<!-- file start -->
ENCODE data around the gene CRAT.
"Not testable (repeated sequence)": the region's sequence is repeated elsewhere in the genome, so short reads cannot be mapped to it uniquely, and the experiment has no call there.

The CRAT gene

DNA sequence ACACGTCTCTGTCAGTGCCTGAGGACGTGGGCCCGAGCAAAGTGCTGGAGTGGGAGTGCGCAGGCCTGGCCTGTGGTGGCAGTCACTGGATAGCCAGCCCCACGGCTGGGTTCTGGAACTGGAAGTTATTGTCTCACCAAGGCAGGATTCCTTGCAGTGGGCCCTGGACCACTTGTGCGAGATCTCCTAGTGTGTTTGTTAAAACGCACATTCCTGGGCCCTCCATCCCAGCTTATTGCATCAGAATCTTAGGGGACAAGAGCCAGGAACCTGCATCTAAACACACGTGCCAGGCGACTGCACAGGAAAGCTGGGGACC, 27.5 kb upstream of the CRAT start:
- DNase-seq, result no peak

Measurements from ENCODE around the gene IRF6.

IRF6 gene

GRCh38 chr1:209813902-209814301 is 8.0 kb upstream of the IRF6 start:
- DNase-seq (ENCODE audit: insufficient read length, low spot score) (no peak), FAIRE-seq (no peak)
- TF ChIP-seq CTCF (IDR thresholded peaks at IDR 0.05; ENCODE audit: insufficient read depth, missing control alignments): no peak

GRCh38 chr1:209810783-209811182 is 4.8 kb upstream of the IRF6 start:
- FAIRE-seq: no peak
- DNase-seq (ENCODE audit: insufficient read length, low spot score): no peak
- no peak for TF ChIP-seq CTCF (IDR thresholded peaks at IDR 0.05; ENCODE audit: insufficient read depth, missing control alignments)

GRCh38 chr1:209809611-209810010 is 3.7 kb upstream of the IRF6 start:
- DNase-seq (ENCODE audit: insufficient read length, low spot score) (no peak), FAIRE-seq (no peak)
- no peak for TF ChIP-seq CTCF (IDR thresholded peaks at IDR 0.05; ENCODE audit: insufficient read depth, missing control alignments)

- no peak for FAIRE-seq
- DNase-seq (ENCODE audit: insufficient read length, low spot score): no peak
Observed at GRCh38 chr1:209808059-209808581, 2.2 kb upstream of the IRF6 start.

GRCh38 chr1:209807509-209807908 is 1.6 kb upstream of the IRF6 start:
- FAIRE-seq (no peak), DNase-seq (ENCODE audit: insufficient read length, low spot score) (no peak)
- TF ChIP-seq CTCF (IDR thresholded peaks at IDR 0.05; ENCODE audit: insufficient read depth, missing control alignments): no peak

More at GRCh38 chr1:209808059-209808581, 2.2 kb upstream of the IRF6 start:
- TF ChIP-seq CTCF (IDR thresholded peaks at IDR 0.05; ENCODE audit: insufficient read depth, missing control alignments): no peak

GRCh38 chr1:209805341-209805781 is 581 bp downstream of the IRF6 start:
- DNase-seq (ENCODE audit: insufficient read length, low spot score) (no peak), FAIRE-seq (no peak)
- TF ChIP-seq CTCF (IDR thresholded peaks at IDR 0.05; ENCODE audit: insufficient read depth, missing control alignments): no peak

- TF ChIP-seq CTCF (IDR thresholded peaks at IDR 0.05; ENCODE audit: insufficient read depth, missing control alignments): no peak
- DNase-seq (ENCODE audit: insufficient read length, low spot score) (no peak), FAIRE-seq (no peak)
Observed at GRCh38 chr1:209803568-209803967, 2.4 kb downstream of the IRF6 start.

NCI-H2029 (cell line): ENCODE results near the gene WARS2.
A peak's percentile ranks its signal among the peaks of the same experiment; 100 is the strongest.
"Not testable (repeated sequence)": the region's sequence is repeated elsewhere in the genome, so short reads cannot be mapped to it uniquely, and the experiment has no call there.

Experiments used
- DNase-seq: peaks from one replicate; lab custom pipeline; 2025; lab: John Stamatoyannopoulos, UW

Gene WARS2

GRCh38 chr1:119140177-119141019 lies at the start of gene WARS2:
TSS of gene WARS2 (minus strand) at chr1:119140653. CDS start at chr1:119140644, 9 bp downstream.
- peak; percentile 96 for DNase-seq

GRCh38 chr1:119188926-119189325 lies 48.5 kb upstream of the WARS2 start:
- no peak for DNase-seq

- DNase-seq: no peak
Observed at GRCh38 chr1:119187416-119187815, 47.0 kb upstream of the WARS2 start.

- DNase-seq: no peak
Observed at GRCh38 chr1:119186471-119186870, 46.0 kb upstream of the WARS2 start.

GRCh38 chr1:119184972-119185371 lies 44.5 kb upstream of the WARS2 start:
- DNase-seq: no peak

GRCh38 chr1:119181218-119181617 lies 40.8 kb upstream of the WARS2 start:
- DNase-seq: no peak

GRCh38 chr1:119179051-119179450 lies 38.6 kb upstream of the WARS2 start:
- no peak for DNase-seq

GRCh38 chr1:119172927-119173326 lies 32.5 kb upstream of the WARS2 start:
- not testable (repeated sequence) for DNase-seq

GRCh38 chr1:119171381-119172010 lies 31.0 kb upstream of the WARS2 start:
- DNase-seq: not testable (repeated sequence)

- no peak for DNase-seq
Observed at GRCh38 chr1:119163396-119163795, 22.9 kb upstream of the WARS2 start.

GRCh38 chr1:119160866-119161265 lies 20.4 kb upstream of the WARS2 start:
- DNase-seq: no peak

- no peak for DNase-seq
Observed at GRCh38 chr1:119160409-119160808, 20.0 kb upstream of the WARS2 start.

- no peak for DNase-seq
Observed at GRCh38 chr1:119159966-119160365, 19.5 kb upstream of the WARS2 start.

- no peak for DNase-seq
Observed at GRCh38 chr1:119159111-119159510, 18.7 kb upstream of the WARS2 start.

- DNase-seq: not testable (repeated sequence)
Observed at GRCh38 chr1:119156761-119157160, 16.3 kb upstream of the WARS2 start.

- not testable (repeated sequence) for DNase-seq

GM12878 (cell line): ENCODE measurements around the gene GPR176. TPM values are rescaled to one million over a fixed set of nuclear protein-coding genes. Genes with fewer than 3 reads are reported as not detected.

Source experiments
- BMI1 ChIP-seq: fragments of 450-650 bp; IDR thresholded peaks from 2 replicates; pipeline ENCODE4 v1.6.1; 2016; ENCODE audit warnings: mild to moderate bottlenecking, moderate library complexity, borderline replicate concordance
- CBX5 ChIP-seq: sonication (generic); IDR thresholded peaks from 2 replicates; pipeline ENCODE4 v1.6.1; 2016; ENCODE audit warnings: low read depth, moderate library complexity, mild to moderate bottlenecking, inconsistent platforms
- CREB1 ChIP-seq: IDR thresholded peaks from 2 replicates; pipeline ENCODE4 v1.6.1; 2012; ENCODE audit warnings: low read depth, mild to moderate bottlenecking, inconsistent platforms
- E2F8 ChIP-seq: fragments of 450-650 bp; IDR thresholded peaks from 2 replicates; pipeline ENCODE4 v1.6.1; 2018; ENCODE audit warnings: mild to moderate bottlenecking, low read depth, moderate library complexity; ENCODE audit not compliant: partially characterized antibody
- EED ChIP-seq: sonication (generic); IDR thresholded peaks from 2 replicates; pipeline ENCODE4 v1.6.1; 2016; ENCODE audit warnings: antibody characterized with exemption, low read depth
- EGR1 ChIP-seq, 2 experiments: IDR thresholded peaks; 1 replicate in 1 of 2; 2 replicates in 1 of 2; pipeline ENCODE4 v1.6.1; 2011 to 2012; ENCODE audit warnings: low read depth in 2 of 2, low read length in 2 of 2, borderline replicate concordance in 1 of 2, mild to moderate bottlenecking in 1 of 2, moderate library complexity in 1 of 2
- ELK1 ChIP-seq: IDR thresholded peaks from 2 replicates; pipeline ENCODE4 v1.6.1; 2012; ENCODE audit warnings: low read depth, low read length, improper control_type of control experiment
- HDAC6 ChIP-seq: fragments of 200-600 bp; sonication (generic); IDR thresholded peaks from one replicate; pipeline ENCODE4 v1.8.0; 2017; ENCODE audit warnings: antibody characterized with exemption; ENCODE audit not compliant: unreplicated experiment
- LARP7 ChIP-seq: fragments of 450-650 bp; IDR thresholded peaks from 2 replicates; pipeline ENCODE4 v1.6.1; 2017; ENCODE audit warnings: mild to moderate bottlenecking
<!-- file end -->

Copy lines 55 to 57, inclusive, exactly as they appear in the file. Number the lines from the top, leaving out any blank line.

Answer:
GRCh38 chr1:119171381-119172010 lies 31.0 kb upstream of the WARS2 start:
- DNase-seq: not testable (repeated sequence)

- no peak for DNase-seq